Ludwig Leichhardt

A request to borrow the wax relief portrait of Ludwig Leichhardt from the Macleay collection prompted our conservator, Alayne Alvis, to look more closely at this object.

Donated to Rare Books in the 1970s and transferred to the Macleay Museum in 1990, the portrait is very similar to ones held in the State Library NSW and National Gallery of Australia. However, comparing the portraits highlighted differences around the neck.

Closer investigation of the portrait in our collection revealed that the wax had been broken at the neck. Although repaired, the two parts had been misaligned. Using an image of the State Library’s portrait as a reference Alayne was able to correct the alignment. Once the two parts were placed together correctly it was clear that there are some parts missing. Interestingly parts of the wax adjacent to the break had been deliberately removed, possibly to make the misalignment less obvious.

The frame itself appears to have been cobbled together from various unrelated components that suggest it was not framed commercially. It is a domestic object that has been well used – the velveteen frame edging is very worn and the wooden frame is soiled and shows evidence of extensive handling.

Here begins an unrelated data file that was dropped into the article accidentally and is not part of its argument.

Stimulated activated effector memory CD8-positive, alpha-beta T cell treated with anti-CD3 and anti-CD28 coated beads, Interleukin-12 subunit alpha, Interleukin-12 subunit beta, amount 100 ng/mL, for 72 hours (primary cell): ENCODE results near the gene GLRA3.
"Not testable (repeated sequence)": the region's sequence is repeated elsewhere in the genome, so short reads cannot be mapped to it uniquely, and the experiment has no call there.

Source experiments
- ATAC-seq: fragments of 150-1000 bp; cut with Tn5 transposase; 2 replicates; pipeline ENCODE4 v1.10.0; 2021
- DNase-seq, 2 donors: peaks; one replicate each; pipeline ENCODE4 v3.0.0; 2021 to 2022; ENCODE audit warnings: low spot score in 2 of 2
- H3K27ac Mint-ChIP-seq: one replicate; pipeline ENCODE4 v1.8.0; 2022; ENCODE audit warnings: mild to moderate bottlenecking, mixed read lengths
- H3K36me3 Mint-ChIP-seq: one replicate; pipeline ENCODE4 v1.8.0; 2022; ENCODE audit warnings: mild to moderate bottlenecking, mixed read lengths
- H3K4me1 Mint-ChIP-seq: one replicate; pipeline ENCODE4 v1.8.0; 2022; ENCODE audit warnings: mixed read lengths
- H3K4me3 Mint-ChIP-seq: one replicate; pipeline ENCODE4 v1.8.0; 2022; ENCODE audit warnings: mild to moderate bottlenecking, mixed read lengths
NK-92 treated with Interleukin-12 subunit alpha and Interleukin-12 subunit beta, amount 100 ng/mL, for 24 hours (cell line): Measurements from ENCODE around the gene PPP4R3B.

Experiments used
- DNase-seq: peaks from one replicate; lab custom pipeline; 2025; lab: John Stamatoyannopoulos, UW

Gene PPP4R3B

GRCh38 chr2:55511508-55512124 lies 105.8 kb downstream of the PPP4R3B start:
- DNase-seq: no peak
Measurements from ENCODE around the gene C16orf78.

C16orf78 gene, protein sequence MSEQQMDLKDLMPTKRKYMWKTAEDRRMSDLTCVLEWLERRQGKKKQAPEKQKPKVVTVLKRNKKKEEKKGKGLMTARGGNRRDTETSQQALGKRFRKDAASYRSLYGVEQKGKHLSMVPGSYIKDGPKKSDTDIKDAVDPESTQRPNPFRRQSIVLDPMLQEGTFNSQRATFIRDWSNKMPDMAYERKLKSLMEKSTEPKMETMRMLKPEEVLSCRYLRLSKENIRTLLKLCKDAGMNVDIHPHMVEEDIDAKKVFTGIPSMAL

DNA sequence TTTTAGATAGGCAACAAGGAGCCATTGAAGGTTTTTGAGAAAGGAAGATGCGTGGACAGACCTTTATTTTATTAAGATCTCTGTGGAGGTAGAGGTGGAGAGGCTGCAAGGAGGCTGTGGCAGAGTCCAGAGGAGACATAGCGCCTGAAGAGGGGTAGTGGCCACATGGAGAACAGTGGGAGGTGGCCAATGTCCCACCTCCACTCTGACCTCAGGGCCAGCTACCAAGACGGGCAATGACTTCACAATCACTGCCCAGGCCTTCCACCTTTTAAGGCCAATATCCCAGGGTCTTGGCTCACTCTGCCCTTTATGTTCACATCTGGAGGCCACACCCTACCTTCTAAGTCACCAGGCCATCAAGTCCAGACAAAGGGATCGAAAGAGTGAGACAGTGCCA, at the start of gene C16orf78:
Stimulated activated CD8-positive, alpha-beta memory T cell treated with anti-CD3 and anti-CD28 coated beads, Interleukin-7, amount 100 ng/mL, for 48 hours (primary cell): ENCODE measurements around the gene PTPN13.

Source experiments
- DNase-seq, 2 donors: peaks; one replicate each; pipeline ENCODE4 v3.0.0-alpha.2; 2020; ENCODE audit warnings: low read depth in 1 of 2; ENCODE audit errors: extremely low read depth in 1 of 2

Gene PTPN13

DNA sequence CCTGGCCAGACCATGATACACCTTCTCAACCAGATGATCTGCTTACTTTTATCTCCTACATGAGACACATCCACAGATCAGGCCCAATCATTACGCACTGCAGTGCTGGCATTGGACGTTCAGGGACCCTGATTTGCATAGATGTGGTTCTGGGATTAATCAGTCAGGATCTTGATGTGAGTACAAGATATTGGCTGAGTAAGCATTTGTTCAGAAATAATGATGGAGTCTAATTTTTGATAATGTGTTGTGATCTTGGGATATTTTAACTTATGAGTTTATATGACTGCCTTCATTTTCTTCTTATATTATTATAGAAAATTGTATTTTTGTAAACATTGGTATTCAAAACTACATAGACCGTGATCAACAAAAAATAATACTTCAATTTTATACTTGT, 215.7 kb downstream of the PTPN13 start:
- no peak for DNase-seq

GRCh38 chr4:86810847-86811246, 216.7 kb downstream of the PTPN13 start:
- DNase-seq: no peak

Leichhardt was part of an expedition that travelled overland from Moreton Bay to Port Essington in 1845, a journey of 4,828km. It was believed that his party had perished and when he arrived back in Sydney on 25 March 1846 he was met with great rejoicing. However, on his next expedition in 1848 he was not to return.

The original wax portrait of Leichhardt was made by Theresa Walker in 1847 at the height of Leichhardt’s fame. Such portraits would have been a very popular memento at the time.

The portrait will be on display at the Australian Museum as part of their exhibition Trailblazers: Australia's 50 great explorers from 28 November 2015 to 18 July 2016

under examination

Alayne examining the portrait